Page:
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July 18, 2018

Indian Supreme Court declares barring women of certain age group from entering Sabarimala temple as unconstitutional

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Indian Supreme Court declares barring women of certain age group from entering Sabarimala temple as unconstitutional

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Wednesday, July 18, 2018

Crime and law
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On Wednesday, Indian Supreme Court declared that preventing women of age 10–50 from entering the Sabarimala Temple in Kerala was “arbitrary” and unconstitutional.

The Supreme Court began the hearing for the public interest litigation filed by petitioners including the Indian Young Lawyers Association on Tuesday. A panel of five judges — Justice DY Chandrachud, Justice RF Nariman, Justice AM Khanwilkar, Justice Indu Malhotra as well as the Chief Justice of India Dipak Misra — heard the case of traditional prohibition of the entry to the temple, based “on a biological factor exclusive to the female gender.”

Women of age 10–50 were prevented from entering the “Lord” Ayyappan‘s temple for centuries, as that was the age when females generally had monthly menstrual cycles. Ayyappan was considered a celibacy and earlier this year, the Travancore Devaswom Board made it compulsory for women to produce an age proof in order to enter the temple. Ravi Prakash Gupta, who was one of the representatives of the petitioners, said, “Mere sight of a woman does not affect anyone’s celibacy if one has take[n] the oath of it, otherwise, such oath has no meaning.” Menstruation has been considered as a taboo in the Indian society, and women were barred from entering the kitchen or a temple during the menstruation cycle.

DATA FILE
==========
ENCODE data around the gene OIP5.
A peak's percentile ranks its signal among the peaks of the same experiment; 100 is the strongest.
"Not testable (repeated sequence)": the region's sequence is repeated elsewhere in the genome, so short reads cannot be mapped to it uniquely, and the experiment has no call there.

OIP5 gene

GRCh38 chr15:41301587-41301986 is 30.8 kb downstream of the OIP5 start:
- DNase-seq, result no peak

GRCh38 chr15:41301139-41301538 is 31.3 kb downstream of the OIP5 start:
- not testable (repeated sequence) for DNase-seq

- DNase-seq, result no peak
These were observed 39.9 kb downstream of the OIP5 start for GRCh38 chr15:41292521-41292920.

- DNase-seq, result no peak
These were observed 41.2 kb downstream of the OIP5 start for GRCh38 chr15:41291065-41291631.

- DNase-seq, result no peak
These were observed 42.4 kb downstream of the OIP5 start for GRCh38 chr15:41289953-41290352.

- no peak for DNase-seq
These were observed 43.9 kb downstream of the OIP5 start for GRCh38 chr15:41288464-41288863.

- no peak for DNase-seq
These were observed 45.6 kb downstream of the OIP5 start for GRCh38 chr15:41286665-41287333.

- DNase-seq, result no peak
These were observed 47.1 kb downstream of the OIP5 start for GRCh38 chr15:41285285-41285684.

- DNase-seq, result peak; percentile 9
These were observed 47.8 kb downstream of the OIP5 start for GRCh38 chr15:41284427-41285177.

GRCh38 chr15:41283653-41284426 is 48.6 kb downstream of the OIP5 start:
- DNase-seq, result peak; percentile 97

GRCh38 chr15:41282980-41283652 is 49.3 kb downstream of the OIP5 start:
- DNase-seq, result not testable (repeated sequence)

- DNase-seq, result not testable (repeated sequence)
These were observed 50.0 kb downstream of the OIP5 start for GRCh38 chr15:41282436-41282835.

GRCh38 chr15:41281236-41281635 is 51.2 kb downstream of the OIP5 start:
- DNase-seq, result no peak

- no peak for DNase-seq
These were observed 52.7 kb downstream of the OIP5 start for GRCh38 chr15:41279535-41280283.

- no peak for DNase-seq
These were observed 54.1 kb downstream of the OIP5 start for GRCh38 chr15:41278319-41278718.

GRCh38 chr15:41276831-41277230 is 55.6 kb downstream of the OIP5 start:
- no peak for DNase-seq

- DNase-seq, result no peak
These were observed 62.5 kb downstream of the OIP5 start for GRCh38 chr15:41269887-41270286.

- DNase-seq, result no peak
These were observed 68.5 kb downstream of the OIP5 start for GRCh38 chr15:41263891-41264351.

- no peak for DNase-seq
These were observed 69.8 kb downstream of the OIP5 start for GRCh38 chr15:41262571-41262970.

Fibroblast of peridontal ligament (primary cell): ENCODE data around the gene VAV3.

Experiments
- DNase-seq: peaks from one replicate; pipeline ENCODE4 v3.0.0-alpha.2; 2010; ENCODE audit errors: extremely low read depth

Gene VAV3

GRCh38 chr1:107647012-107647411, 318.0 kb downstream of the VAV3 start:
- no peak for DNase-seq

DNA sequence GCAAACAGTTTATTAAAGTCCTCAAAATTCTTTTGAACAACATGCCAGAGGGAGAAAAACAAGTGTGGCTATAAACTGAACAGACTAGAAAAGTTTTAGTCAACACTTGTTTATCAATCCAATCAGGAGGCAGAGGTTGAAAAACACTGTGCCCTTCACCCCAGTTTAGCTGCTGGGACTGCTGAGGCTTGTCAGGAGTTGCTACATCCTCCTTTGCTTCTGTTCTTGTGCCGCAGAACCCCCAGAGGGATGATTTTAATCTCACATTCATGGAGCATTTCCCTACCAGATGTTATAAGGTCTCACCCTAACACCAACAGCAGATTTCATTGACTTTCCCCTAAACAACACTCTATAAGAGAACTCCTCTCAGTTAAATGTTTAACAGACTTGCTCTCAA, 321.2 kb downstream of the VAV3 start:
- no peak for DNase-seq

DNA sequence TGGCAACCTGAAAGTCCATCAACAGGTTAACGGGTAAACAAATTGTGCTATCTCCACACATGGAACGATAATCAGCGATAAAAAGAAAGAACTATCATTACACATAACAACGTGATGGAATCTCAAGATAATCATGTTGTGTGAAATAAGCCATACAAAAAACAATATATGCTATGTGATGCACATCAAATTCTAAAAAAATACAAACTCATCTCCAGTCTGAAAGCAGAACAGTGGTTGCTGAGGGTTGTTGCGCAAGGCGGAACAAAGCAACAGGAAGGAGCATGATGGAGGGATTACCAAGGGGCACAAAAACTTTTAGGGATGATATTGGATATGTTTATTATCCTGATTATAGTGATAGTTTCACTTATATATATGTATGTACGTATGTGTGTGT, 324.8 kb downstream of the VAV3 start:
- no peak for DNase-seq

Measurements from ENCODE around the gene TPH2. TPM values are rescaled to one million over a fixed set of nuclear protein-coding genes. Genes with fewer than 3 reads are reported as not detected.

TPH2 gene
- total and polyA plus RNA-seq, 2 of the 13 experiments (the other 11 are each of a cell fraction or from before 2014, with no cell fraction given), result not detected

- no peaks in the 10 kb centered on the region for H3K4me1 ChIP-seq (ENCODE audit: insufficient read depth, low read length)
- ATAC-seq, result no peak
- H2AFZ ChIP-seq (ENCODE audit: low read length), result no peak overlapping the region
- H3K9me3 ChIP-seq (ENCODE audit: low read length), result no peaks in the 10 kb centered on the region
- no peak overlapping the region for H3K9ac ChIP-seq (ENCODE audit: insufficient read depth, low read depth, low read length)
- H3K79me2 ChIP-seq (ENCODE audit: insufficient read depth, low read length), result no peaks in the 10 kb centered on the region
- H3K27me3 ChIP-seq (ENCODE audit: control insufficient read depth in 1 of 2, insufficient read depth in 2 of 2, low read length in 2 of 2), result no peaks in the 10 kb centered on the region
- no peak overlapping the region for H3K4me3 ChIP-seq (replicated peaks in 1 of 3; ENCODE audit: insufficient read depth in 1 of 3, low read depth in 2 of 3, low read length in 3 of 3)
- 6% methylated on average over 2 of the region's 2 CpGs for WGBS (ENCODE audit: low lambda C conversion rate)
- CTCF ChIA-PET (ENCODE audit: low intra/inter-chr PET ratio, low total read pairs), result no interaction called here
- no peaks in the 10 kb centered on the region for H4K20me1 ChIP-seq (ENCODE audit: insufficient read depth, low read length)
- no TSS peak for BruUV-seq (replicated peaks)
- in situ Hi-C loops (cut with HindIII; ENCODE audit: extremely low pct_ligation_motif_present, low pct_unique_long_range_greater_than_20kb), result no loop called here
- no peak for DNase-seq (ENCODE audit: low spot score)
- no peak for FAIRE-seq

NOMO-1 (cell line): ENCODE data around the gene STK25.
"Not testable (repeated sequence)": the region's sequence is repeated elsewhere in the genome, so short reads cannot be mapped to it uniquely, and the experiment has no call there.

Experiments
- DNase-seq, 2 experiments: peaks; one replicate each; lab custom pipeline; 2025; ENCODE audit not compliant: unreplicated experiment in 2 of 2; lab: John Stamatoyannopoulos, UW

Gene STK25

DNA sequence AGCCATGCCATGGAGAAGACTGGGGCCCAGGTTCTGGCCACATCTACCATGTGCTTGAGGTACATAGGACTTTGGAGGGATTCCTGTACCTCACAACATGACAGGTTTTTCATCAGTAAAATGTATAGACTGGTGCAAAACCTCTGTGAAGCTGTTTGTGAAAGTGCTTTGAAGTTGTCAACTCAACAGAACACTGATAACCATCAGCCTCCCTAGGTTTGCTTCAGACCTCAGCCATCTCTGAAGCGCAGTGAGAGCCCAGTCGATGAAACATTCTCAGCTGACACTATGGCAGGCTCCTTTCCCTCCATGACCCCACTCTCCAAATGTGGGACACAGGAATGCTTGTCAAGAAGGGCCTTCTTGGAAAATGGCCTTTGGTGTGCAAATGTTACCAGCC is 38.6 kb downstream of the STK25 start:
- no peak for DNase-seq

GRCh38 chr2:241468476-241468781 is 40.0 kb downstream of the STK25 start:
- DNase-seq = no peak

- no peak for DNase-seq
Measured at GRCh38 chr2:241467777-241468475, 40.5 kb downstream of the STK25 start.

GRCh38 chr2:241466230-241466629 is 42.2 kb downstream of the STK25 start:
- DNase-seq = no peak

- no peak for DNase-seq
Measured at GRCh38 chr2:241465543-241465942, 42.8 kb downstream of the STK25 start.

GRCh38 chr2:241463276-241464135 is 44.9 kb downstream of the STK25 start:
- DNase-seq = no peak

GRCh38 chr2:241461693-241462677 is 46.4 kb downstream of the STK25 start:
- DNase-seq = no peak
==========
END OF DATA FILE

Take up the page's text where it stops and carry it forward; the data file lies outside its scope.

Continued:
A number of fundamental rights mentioned in the Indian Constitution including the right against discrimination on the basis of gender or sex, per the Article 15; right to freedom of practice of any religion per Article 25; and abolishment of untouchability in Article 17 were considered in this case.

Citing the Article 25 (a) of the Indian constitution, Justice DY Chandrachud said, “All persons are equally entitled to freedom of conscience and the right freely to profess, practice and propagate religion.” Chandrachud went on to say, “This means your right as a woman to pray is not dependent on a legislation. It is a constitutional right. Nobody has an exclusionary right of entry to a temple.”

Chief Justice Dipak Misra said, “On what basis do you deny the entry. Once you open it for public, anybody can go.” Misra also said, “In a public place of worship, a woman can enter, where a man can go. What applies to a man, applies to a woman.”

Saying the state government is “bound to take” the Supreme Court’s verdict, Kerala’s Minister K Surendran said, “The state government’s stand is that women should be allowed to offer prayers in Sabarimala Temple […] Devaswom board now has the same opinion as that of government.”